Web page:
Rome is already bracing for the impact of the many pilgrims who will converge on St. Peter's for the May 1 beatification of Pope John Paul II.
Sleeping space in religious communities across the city - around 15,000 beds - was booked up within a day of the Jan. 14 announcement.
The Domus Aurelia hotel run by the Emmanuel Community has been reserved "since literally two minutes after the announcement," said Lorenzo Amico, who was working the hotel desk at the time. The hotel is located a short way from St. Peter's on foot
Two large groups made the reservations, filling the facility to capacity for an entire week.
"We've received calls continuously since then," Amico told CNA during a Jan. 31 phone conversation. "Even though the entire area is completely full, they keep on calling."
Rooms in hotels around the Vatican were snatched up quickly and those vacancies that remain are in establishments further from St. Peter's. They are priced at more than double - and even triple - normal rates, according to local media reports.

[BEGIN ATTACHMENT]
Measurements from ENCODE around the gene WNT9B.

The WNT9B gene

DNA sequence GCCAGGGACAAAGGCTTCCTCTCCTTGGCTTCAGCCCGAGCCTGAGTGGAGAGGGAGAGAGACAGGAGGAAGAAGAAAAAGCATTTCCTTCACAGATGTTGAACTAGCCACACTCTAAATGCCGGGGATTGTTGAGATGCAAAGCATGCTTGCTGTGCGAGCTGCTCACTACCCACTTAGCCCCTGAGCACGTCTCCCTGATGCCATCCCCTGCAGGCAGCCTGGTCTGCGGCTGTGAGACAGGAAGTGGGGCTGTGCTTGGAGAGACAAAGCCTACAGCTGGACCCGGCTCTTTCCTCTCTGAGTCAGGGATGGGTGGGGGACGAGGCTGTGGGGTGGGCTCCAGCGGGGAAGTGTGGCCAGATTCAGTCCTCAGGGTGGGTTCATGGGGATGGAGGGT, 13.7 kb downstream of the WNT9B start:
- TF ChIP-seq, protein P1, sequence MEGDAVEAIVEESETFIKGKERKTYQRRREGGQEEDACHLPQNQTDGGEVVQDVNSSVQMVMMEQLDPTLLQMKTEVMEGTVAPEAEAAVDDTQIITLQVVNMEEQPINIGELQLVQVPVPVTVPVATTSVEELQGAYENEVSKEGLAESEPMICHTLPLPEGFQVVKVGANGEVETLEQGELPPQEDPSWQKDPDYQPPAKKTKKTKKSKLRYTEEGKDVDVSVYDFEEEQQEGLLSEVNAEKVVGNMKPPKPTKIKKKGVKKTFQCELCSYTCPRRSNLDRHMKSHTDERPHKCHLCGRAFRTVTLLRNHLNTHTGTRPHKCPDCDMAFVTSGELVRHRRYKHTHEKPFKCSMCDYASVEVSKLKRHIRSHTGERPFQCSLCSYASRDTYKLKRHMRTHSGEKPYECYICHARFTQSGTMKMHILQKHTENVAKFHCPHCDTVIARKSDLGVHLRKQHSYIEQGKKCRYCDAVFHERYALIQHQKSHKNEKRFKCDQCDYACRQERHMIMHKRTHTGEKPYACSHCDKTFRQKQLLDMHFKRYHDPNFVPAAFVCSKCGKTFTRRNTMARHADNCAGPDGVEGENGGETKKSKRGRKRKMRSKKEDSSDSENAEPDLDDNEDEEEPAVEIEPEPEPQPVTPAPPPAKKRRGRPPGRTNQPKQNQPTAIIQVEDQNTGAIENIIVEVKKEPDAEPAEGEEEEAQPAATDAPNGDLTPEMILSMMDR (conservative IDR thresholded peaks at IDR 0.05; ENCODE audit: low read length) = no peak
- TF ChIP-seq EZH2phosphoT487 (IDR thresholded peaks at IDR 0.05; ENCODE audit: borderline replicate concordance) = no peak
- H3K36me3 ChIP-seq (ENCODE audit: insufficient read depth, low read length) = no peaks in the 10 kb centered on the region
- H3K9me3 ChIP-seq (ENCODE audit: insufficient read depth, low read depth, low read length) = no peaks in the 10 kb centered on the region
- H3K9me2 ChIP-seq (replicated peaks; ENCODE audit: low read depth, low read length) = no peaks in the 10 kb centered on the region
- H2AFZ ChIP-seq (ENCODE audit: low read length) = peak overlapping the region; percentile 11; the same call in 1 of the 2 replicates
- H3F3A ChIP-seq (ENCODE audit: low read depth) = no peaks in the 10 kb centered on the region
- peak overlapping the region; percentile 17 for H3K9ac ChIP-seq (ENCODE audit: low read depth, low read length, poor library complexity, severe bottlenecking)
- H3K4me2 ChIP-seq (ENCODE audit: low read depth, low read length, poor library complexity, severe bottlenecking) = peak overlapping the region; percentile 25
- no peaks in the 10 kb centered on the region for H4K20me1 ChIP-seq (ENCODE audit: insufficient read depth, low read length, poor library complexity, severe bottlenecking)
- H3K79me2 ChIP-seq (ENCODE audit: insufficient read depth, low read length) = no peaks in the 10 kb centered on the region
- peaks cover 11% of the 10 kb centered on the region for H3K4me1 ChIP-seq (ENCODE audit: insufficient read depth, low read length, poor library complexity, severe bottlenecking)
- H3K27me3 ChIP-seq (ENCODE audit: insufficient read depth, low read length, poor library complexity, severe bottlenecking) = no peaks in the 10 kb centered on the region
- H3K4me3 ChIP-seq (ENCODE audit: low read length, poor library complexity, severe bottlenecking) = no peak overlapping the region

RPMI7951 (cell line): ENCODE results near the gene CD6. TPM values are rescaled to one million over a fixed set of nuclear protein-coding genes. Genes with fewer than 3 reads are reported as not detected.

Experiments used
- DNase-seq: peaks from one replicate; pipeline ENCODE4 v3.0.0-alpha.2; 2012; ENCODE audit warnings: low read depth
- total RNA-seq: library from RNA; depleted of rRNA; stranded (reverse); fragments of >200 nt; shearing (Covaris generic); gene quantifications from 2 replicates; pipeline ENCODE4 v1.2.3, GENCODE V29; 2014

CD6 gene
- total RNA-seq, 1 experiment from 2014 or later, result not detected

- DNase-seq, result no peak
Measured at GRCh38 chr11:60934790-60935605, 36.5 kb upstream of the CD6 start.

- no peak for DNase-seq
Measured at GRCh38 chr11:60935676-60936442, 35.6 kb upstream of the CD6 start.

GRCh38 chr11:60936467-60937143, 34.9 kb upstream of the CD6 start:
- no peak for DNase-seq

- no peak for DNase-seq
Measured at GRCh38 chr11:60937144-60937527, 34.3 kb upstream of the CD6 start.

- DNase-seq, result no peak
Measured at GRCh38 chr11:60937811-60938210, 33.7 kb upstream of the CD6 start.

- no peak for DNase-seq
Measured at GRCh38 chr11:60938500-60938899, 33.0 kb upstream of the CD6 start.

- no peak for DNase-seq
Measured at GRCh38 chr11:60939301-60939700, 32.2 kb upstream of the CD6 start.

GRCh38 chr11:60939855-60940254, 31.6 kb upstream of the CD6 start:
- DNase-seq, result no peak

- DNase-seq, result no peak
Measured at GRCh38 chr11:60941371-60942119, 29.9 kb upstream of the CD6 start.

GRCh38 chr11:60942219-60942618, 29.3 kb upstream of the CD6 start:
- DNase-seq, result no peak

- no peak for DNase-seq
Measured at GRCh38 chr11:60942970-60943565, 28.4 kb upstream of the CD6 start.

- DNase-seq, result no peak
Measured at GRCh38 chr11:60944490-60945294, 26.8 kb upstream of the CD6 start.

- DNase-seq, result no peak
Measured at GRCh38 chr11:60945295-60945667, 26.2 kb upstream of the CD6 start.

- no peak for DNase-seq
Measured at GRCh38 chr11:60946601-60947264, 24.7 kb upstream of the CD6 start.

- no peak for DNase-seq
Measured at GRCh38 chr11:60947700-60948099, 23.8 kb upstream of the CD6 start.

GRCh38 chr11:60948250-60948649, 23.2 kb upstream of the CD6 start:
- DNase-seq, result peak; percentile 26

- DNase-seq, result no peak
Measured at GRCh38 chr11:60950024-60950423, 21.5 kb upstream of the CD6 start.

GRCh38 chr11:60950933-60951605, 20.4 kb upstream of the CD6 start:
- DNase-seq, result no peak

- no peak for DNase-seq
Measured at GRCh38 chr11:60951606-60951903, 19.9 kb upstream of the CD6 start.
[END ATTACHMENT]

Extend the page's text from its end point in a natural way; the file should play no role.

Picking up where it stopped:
On top of the traffic the beatification will be bringing to the streets of the Eternal City, on May 1 Italy observes a national Day for Workers holiday. The annual celebration is marked by a concert in the square just outside the Basilica of St. John Lateran.
This year, the nationally-televised event that draws around 200,000 young people every year, just happens to fall on Divine Mercy Sunday.
The grand occasions are likely to give Rome a similar feel to the last Vatican event of this magnitude, John Paul II's funeral in 2005. According to the Italian Department of Civil Protection, more than three million people were present for that event.
The city is already organizing itself for the possibility of more than a million visitors. It has a special "operating room" in place as it prepares for an onslaught of pilgrims from all over the world - whether they have a place to stay or not.
With the preliminary decision that no tickets will be issued to pilgrims for the celebration, the weekend is sure to be a long one out in the open for some.